Day 3 saw us visiting 4 Sydney schools from Menai in South West Sydney to Matraville and Chifley on the east coast
We are feeling very confident and happy, after two beautiful days in Berry where everything worked like clockwork. I am sure we can manage to keep to our schedule today (mostly!)
School 11 saw us visit Menai High School
Brandon takes a very different look at the beef industry. He looks at it from the consumer perspective, rather than from the production side.
He is wrapped, quite literally, in discarded brown paper bags which have been branded with a variety of recognisable beef related brands. These brands include both traditionally styled brands and product related brands.
A coil of connected receipts spiral around Brandon from head to tail, and convey consumer loyalty to repurchase quality Australian beef. They show the time, love and money that the Australian consumer spends on beef each week.
Brandon is simple and concise with a sophisticated message.
School Twelve was De La Salle Catholic College
Where would our Archibull Prize competition be without a Hipster Cow? We haven’t had one in the past, but now we do!
The concept is centred around urban youth culture. The cow has been painted to resemble a graffiti wall with cement rendering chipping away to reveal the brickwork below. Graffiti tags adorn the wall making links to the digital world of youth culture with QR codes to lead the audience to online information on wool through posts, tweets and Instagram photos. The handle @hipstercow13 and hash tag (#hipstercow13) that has been used in our social media will continue to grow as people snap it, tag it, post it and re-post it, increasing the online profile of the cow. Stencil art on the wall depicts a sheep blowing up piles of yarn to depict yarn-bombing. While the hipsters discuss their use of wool, the cow takes on the appearance of a hipster itself.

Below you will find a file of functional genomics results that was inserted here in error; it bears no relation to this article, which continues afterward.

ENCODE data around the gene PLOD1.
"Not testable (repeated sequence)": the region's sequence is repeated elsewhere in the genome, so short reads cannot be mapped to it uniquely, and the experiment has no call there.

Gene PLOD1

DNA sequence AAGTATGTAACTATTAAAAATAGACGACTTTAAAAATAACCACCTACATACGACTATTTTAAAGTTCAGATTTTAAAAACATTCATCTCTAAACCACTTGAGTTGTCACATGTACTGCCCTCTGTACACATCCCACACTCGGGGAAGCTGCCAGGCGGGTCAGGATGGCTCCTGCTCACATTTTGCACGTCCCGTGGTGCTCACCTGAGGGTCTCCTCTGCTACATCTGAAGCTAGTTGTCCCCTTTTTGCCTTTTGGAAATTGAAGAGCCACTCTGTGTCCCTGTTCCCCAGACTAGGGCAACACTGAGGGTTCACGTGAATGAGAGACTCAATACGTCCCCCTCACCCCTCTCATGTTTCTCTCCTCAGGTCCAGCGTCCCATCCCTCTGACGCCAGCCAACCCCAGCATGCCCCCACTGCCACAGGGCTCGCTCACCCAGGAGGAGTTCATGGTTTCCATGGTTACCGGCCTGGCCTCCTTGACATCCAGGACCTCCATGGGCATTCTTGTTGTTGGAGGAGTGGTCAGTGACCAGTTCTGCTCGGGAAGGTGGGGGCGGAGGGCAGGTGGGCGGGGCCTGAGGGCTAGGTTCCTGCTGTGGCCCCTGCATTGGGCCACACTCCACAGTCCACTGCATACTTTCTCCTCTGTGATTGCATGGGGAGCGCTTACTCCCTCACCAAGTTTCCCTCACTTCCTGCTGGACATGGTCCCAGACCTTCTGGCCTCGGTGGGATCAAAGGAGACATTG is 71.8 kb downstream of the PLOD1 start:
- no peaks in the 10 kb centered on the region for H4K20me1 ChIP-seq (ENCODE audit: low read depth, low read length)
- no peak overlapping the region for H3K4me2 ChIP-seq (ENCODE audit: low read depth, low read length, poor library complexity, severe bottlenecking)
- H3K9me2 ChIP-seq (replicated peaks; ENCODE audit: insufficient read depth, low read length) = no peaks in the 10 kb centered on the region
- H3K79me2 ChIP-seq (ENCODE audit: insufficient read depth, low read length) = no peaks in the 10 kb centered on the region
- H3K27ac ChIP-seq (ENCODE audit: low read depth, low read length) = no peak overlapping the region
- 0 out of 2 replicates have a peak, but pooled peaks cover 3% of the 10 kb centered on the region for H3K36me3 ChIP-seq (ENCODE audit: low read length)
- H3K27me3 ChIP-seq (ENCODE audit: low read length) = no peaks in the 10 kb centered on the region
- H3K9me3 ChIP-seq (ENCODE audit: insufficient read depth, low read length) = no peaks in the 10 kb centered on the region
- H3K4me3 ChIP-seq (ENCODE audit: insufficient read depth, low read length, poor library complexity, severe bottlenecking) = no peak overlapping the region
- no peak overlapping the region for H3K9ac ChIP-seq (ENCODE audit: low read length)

He is wearing a school sock (the most common item of woollen clothing owned by students according to their survey) and a scarf in the colours of the school uniform.
A very well dressed hipster cow!
School Thirteen was Chifley Primary School (feeder school for Matraville Sports High School)
Jasper Co Co is the second of our very cool surfie cows, but tells a very different story.
Jasper is channelling Christo (the artist who wrapped nearby Little Bay).
He is packaged up to represent the fact that over 50% of Australian cotton is being exported overseas to be made into products.
He is wrapped and tied and has enough stamps on him to travel anywhere he wants to around the world –maybe a couple of times! Each stamp is an individual little piece of art showcasing the cotton industry, farmers and relevant environmental factors for growing cotton. (Jasper even manages to feature on a few himself!)
Jasper is riding a carefully woven denim surfboard, which symbolises the finished products journey back across the ocean (as well as his local community in the Eastern Suburbs).
School Fourteen was Matraville Sports High School
Miss Sophie reflects….. the multiculturalism of the school.
Miss Sophie reflects….. the cotton industry.
Miss Sophie reflects….. Antonio Gaudi.
Miss Sophie reflects!
Miss Sophie employs two very different stylistic approaches (indigenous artwork and the mosaics of Gaudi) and combines them together beautifully.
The Aboriginal motifs tell the story of the local community and the school, the city, as well as the process of growing cotton. These are then overlaid with the striking mirror mosaic representing the flowing lines of water and the irrigation systems needed for cotton. The fountain flowing from the mosaics also links beautifully to the irrigation of cotton.
She is bold, sophisticated, vibrant and truly unique.
What was particularly poignant about this school was its close relationship with its adjoining primary school Chifley and the rapport between the Matraville students who mentored the students at Chifley involved in the painting of Jasper